Challenging the Fructose Hypothesis: New Perspectives on Fructose Consumption and Metabolism

In considering the volume of contemporary literature on fructose, One conclusion stands clear: fructose is safe at typical intake levels but can produce adverse metabolic effects when abused—as is true of most nutrients.

It turns out that the largest abusers of fructose are not American consumers, but research scientists. For the adult population as a whole, dietary fructose exposure ranges from very low to <18% E. Over this range, recent meta- and NHANES analyses demonstrate no differential effects of fructose compared with other sugars on weight gain, blood pressure, uric acid, blood lipids, and hyperlipidemia;

Evidence is presented in this review that fructose has not disproportionately increased in the human diet (in fact, it has increased very little in the past 90 y) and that cause-and-effect evidence of adverse effects is lacking at typical human exposure levels and patterns. The fructose hypothesis must be continually challenged for human relevance.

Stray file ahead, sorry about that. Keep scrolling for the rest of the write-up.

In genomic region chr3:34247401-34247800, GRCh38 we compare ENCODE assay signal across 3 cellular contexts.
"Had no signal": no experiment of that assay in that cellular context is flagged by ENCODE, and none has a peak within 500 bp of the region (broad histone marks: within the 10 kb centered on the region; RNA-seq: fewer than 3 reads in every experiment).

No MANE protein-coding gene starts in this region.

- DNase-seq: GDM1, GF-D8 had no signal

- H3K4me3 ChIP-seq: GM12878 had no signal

We are amassing tremendous amounts of data gathered at great taxpayer expense that has proved to be of little value to public health policymakers.

Is it time for granting agencies and journal editors to require more physiologically relevant experimental designs and clinically important outcomes for fructose research? I think it is.

 

Source: Challenging the Fructose Hypothesis: New Perspectives on Fructose Consumption and Metabolism

Published by

Robert Nelson, MD

A primary care physician by training, my passion is researching and writing about the importance restoring patient centered care, supporting independent private physicians, promoting free-market solutions and seeking sustainable fiscal policy in healthcare.

One thought on “Challenging the Fructose Hypothesis: New Perspectives on Fructose Consumption and Metabolism”

Leave a Reply

Fill in your details below or click an icon to log in:

WordPress.com Logo

You are commenting using your WordPress.com account. Log Out /  Change )

Google photo

You are commenting using your Google account. Log Out /  Change )

Twitter picture

You are commenting using your Twitter account. Log Out /  Change )

Facebook photo

You are commenting using your Facebook account. Log Out /  Change )

Connecting to %s